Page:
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Radiosensitizer Molecule Enhances RT in Hypoxic Tumor Cores

By MedImaging International staff writers
Posted on 21 May 2019
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Image: The novel nanoparticle enhances RT killing of cancer cells in the low-oxygen tumor core (Photo courtesy of Wenpei Fan, LOMIN Laboratory, NIBIB).
Image: The novel nanoparticle enhances RT killing of cancer cells in the low-oxygen tumor core (Photo courtesy of Wenpei Fan, LOMIN Laboratory, NIBIB).
A novel nanoparticle that generates radiation-induced reactive oxygen species (ROS) can dramatically increase the success of radiation therapy (RT), claims a new study.

Developed, among others, at the National Institute of Biomedical Imaging and Bioengineering (NIBIB; Bethesda, MD, USA), Zhejiang University (Hangzhou, China), the Chinese Academy of Sciences (Shenyang, China), the radiosensitizer molecule is made of hollow mesoporous organosilica nanoparticles (HMONs) that contain pores with a diameter of 2-50 nanometers. The HMONs are loaded with two different compounds; one creates ROS in an oxygen-rich environment when hit with radiation. The other creates ROS when hit with radiation in the hypoxic core of the tumor.

The loaded nanoparticles were tested in a human glioblastoma cell line, revealing that the combination of nanoparticles and radiation shredded the DNA of the glioblastoma cells, compared with nanoparticles alone or radiation alone. Tests showed that the nanoparticles generated extremely reactive oxygen free radicals by peroxy bond cleavage when exposed to radiation in both normoxic and hypoxic conditions, confirming that the system worked as designed. The study was published in the March 2019 edition of Nature Communications.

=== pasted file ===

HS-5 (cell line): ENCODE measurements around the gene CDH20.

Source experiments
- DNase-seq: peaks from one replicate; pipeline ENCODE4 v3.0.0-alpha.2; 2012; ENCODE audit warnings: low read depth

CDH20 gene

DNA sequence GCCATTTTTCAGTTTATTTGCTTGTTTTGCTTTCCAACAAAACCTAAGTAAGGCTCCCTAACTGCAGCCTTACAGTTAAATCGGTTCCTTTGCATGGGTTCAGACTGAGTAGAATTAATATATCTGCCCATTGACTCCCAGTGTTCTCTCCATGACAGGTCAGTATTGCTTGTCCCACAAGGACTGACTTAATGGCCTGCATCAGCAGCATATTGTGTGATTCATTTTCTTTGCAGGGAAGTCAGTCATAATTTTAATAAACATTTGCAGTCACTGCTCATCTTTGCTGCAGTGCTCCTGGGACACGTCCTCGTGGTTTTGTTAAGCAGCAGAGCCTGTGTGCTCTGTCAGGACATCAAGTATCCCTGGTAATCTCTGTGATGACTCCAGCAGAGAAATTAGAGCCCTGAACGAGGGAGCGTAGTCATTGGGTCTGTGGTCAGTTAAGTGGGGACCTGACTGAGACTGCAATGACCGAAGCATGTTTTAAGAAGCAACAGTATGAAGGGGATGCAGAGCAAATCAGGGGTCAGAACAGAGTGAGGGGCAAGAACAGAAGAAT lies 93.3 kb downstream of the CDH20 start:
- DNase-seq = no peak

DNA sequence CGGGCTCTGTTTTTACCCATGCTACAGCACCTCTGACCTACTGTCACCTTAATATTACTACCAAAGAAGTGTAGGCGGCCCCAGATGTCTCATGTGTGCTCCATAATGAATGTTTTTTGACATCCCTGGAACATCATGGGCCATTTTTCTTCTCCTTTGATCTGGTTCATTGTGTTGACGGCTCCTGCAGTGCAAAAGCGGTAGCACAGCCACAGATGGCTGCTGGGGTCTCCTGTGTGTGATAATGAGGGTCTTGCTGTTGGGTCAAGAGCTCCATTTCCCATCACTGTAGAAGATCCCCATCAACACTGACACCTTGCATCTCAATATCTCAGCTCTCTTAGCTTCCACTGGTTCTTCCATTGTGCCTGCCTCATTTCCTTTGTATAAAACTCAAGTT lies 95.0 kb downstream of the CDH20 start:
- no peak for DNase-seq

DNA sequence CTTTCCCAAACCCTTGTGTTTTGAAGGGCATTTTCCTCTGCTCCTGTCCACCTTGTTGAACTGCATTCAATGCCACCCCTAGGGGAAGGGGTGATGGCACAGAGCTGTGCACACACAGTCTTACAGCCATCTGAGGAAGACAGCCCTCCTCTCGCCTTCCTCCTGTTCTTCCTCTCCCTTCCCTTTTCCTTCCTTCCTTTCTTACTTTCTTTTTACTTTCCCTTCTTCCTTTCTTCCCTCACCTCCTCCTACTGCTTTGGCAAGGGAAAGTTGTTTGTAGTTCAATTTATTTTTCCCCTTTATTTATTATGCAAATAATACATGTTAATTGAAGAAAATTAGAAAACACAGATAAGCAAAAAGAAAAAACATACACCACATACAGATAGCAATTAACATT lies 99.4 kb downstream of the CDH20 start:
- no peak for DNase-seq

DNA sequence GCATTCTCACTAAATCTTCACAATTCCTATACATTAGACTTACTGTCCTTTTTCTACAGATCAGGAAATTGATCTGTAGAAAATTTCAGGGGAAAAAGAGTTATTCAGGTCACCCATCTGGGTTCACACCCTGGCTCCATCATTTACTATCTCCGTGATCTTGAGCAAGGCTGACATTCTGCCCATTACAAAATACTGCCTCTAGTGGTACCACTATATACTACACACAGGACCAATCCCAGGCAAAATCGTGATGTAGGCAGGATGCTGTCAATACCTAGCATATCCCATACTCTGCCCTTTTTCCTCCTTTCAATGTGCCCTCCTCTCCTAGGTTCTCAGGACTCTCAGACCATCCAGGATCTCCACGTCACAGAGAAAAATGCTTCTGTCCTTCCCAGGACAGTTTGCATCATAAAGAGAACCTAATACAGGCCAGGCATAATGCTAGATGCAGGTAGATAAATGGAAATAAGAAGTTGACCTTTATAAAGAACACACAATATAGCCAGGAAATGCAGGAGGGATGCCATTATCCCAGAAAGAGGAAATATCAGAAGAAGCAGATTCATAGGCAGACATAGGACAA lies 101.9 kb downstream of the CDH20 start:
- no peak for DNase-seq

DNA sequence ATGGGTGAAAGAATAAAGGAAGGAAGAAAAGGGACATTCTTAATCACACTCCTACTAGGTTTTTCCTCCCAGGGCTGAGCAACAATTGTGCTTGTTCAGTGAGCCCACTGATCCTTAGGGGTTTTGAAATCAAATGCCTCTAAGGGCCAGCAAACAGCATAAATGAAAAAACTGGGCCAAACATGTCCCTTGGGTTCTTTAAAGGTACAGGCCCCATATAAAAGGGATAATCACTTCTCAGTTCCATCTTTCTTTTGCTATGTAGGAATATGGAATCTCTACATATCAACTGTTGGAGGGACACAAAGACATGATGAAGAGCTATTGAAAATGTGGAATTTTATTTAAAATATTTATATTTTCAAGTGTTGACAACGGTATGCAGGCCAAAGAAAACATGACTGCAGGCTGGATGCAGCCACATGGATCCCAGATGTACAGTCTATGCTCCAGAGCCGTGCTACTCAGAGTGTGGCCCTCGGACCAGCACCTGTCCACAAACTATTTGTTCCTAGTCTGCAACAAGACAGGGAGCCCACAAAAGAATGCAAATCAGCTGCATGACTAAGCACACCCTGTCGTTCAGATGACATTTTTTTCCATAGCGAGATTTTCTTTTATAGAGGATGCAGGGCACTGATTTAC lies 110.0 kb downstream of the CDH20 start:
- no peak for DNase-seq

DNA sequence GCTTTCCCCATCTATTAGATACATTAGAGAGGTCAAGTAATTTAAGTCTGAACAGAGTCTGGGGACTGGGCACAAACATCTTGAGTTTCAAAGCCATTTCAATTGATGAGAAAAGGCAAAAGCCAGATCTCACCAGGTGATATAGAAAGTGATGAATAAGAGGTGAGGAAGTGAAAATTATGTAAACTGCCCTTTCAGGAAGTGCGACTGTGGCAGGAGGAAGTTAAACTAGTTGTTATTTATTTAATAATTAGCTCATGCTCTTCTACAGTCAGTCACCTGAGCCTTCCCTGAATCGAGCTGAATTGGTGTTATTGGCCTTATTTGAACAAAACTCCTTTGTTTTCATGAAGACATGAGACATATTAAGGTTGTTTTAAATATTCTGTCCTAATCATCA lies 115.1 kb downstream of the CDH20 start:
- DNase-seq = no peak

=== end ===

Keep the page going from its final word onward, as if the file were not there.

“When hit with radiation the particle produces destructive oxygen free radicals in normal and low oxygen parts of the tumor. Carbon monoxide gas, which is toxic to tumors, is further created when the oxygen free radicals interact with the compound FeCO,” said lead author Wenpei Fan, PhD, of the NIBIB Laboratory of Molecular Imaging and Nanomedicine (LOMIN). “We believe this therapy approach offers new possibilities for enhanced X-ray-activated treatment for future deep-cancer therapy. The next logical step is to optimize the structure and scale up nanoparticle synthesis to allow clinical translation of this type of radiotherapy enhancement.”

ROS are chemically reactive chemical species containing oxygen, such asperoxides, superoxide, hydroxyl radical, and singlet oxygen. In a biological context, ROS are formed as a natural byproduct of the normal metabolism of oxygen and have important roles in cell signaling and homeostasis. However, during times of environmental stress, such as ultraviolet (UV) or heat exposure, ROS levels can increase dramatically, resulting in oxidative stress and significant damage to cell structures.

Related Links:
National Institute of Biomedical Imaging and Bioengineering
Zhejiang University
Chinese Academy of Sciences

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